Putting Food on the Table™ and Other Wise Advice for Aspiring Novelists

This week at the SFF Seven we’re discussing what we were supposed to be – the vocational advice young writers get because writing doesn’t put food on the table™

I really loved KAK’s epic tale from yesterday (for some reason Google has decided I’m not allowed to comment anymore), in part because I am also not the author who Always Wanted to Be a Writer.

Not because I didn’t love reading and writing – I always, always did! – and I even won a poetry contest when I was eleven or twelve and I wrote poetry (really bad poetry) all through high school. I contributed them to the high school literary magazine, anonymously because I was a weenie. I took AP English and my teachers praised my stories and other writings.

But, dear reader, never did one person suggest that I become a writer. Nobody ever thinks that a career as a writer will put food on the table™. To be fair, it generally doesn’t, and it takes a long time to get there, unless you hit the literary equivalent of the lottery. Like all the pretty aspiring actors from the Midwest arriving in Hollywood on the bus, very few of us become superstars. Most of us get really good at waiting tables

Sometimes, though, I wish someone had suggested that as a career for me. Instead, like KAK, when I was told I could be or do anything, those suggestions shaded toward other careers. Science! Medicine! Biology! While I greatly appreciate that so many adults in my life recognized my strengths in the STEM areas and encouraged me to apply myself, I regret that I didn’t direct some of that application to writing.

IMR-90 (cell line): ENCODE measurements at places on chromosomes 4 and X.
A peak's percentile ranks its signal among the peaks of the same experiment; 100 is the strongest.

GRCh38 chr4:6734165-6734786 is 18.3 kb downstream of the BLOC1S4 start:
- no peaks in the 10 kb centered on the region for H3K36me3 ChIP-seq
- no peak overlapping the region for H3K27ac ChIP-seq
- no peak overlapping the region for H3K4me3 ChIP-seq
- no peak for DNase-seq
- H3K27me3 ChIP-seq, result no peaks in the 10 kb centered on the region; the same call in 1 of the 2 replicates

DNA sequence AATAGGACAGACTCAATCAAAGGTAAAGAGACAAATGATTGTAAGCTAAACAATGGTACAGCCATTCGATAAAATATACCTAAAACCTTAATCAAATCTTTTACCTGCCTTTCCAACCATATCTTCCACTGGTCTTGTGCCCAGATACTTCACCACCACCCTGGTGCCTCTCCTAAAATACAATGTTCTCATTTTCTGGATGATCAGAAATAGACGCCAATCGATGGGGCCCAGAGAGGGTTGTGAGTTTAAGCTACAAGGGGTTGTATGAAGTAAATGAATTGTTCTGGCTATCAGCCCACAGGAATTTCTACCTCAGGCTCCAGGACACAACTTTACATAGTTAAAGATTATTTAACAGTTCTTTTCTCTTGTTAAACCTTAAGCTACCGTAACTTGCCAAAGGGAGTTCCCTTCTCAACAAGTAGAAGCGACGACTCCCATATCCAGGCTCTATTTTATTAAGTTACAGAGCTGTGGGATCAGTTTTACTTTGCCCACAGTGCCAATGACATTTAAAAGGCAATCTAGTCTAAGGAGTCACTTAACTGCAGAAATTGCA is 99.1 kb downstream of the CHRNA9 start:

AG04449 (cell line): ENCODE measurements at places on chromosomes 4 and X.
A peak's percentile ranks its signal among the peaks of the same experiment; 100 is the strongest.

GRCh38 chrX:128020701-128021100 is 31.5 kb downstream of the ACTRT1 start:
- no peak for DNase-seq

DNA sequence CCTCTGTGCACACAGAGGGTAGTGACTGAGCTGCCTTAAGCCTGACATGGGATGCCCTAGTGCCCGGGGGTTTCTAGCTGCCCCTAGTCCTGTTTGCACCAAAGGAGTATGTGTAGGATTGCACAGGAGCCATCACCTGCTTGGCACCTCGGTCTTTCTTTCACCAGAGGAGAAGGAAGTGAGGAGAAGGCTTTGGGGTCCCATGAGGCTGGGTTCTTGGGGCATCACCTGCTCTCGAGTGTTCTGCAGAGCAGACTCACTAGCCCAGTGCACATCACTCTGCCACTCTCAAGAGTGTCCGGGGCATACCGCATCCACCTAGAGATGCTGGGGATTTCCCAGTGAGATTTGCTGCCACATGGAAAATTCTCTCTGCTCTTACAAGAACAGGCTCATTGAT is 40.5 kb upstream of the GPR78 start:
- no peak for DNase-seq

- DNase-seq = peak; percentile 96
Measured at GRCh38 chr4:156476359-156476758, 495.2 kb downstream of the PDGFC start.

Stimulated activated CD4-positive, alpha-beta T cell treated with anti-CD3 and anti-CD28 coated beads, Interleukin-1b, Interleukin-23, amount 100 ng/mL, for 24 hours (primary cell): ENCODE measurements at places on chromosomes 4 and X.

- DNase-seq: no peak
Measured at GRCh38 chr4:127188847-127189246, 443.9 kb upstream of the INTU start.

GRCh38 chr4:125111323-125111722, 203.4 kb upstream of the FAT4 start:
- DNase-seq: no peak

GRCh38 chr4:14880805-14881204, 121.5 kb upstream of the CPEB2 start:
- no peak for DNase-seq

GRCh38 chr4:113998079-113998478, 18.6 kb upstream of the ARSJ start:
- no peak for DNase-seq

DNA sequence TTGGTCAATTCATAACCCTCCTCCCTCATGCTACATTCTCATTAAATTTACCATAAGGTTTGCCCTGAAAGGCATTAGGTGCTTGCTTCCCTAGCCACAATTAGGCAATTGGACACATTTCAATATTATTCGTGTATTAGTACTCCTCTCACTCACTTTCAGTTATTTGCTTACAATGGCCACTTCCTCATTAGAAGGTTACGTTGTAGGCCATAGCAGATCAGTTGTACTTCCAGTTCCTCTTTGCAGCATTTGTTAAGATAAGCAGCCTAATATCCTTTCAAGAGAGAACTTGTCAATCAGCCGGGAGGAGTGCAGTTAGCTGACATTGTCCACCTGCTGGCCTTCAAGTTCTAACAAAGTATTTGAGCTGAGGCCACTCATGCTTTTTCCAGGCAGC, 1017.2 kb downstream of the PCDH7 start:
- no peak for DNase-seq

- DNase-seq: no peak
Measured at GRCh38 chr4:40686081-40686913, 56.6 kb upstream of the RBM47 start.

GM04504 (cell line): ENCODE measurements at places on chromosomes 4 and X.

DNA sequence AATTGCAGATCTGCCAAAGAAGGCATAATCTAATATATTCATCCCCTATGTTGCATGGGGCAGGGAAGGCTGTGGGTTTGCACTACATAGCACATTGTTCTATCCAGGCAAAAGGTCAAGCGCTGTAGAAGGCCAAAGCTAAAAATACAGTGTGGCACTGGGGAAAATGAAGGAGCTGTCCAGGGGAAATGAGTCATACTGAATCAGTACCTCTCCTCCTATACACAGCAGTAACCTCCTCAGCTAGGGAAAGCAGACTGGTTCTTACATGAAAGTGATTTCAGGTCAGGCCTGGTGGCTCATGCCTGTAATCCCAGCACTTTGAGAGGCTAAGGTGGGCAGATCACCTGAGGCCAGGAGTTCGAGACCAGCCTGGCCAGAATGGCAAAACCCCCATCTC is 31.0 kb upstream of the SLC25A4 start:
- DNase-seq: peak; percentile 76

See, when I was headed to college, there was a scholarship offered for someone in English/Literature. You had to write an essay and the winner got… I don’t even remember. Free ride? Fame? Glory? I can’t even remember, but I wanted it. I had this idea of surprising everyone with my sudden literary talent. So, even though I was enrolled as a pre-med student, I wrote an essay for this scholarship in the lit department.

Now, my mom and I had this back and forth then, where she HATED that I put off schoolwork until the night before. I was a terrible procrastinator – something I had to change about myself in becoming a novelist – and I’d gotten pretty good at gliding by on last-minute efforts. That’s what I did on this essay, whipping it out in a frenzy and I still thought it was brilliant.